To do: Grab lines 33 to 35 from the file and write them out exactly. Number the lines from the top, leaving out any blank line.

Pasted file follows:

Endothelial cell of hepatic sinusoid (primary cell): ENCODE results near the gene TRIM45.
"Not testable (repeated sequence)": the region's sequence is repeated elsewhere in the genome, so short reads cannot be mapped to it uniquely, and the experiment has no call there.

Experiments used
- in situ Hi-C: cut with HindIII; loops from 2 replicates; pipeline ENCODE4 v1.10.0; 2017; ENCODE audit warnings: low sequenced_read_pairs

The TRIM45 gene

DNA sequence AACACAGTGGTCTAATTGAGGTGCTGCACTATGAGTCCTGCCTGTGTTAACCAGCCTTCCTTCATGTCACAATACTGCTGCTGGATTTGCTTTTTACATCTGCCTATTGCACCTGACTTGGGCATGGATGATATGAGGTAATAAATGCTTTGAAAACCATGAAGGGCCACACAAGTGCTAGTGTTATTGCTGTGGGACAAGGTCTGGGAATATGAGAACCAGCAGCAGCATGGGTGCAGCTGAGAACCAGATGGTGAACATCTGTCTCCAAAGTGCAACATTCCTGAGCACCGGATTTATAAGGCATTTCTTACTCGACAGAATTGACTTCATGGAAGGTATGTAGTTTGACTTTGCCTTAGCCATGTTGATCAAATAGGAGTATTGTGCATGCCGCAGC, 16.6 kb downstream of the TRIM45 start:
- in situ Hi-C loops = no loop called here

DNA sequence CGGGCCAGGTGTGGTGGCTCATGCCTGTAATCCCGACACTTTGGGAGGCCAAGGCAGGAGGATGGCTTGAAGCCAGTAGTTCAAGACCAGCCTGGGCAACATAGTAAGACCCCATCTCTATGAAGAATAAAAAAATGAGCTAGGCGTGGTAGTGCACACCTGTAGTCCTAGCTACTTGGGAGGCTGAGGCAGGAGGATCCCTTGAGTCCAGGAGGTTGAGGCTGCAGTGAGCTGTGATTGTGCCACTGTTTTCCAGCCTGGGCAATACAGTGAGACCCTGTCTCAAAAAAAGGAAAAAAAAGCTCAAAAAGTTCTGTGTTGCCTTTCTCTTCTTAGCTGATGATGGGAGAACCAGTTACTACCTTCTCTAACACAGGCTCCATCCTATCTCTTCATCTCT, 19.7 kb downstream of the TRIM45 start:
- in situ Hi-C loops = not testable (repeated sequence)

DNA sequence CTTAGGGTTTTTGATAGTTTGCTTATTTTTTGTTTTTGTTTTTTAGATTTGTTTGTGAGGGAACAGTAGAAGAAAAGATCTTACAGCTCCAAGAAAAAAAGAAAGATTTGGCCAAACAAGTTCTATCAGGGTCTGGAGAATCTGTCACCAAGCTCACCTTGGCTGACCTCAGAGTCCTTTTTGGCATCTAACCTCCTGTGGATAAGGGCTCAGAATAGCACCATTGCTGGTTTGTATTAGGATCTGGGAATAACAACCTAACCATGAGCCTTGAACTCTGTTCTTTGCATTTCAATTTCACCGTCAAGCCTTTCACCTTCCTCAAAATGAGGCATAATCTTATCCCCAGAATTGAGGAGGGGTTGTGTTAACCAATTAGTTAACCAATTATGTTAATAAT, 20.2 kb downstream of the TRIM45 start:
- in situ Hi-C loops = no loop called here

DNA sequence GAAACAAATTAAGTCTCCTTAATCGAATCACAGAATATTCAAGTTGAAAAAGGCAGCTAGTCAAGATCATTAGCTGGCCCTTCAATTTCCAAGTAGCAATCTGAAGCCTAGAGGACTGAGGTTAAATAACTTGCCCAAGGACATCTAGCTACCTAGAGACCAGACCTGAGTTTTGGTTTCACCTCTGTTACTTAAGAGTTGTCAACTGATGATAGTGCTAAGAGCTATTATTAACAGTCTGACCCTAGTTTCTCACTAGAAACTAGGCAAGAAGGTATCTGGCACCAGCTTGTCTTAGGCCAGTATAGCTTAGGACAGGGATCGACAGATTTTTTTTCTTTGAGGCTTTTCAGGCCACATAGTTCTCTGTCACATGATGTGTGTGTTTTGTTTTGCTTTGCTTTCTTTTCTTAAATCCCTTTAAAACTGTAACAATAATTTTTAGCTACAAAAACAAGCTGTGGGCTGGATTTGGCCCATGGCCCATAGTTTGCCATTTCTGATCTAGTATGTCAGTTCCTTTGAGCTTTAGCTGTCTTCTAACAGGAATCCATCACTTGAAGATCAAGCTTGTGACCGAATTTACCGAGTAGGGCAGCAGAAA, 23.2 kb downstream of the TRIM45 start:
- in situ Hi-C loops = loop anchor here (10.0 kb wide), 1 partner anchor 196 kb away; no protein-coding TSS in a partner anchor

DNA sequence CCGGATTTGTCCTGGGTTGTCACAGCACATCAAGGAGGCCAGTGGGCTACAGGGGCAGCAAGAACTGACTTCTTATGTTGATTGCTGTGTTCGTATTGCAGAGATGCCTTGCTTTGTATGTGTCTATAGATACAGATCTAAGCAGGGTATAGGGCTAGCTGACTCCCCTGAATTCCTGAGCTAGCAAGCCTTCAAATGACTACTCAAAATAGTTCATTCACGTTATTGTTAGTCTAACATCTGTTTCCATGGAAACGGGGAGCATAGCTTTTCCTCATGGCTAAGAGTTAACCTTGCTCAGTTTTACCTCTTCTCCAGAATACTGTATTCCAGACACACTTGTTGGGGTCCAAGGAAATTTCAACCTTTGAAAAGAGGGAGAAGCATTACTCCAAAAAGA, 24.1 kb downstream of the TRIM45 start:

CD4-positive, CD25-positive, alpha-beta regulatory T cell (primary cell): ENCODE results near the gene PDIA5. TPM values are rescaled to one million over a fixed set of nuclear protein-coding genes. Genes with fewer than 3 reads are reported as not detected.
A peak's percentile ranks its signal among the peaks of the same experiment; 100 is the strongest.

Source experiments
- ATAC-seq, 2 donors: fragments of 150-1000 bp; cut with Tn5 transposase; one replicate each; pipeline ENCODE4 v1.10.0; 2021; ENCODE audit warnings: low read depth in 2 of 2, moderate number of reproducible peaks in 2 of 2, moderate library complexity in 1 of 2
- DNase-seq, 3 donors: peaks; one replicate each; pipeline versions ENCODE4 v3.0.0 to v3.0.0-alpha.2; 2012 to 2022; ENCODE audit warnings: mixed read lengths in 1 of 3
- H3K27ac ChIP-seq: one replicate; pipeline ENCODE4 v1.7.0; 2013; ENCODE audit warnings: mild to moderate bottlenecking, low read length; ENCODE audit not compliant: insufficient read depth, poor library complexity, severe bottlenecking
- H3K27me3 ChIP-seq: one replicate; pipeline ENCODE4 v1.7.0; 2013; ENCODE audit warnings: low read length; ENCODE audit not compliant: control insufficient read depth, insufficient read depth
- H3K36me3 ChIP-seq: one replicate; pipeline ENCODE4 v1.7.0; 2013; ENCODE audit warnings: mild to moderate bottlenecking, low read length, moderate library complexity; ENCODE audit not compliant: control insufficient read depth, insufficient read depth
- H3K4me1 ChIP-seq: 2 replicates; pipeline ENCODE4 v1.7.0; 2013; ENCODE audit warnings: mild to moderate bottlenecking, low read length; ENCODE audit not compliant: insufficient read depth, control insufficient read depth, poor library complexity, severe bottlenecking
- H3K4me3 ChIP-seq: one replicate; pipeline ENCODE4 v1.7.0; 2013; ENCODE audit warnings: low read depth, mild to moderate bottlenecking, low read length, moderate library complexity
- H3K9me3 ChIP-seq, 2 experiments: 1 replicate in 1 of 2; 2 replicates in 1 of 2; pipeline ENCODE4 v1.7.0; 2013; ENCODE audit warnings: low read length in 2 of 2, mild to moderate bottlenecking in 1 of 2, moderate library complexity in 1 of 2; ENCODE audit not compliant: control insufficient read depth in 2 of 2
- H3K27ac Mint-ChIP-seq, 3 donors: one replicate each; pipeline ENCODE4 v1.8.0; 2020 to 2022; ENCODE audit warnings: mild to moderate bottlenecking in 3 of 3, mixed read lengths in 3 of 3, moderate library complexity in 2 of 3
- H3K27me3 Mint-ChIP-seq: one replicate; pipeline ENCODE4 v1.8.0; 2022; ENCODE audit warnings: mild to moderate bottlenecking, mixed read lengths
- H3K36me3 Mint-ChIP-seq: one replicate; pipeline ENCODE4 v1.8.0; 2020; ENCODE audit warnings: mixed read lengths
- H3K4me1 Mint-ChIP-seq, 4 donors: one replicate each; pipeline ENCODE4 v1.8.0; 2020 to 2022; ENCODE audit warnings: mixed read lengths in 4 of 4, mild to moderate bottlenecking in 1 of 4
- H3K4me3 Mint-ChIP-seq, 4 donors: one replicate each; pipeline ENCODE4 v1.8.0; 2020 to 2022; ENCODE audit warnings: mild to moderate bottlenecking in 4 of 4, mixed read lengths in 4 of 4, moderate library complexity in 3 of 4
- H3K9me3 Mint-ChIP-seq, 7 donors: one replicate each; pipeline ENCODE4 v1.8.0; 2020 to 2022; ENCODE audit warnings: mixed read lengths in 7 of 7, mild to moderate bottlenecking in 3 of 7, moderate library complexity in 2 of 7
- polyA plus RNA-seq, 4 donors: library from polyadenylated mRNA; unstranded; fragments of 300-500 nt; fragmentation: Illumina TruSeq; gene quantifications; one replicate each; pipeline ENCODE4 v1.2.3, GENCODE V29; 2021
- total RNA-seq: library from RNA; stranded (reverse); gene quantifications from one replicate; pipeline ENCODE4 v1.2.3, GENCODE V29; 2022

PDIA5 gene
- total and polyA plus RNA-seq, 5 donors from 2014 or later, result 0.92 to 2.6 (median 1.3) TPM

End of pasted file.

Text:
- total RNA-seq: library from RNA; stranded (reverse); gene quantifications from one replicate; pipeline ENCODE4 v1.2.3, GENCODE V29; 2022

PDIA5 gene
- total and polyA plus RNA-seq, 5 donors from 2014 or later, result 0.92 to 2.6 (median 1.3) TPM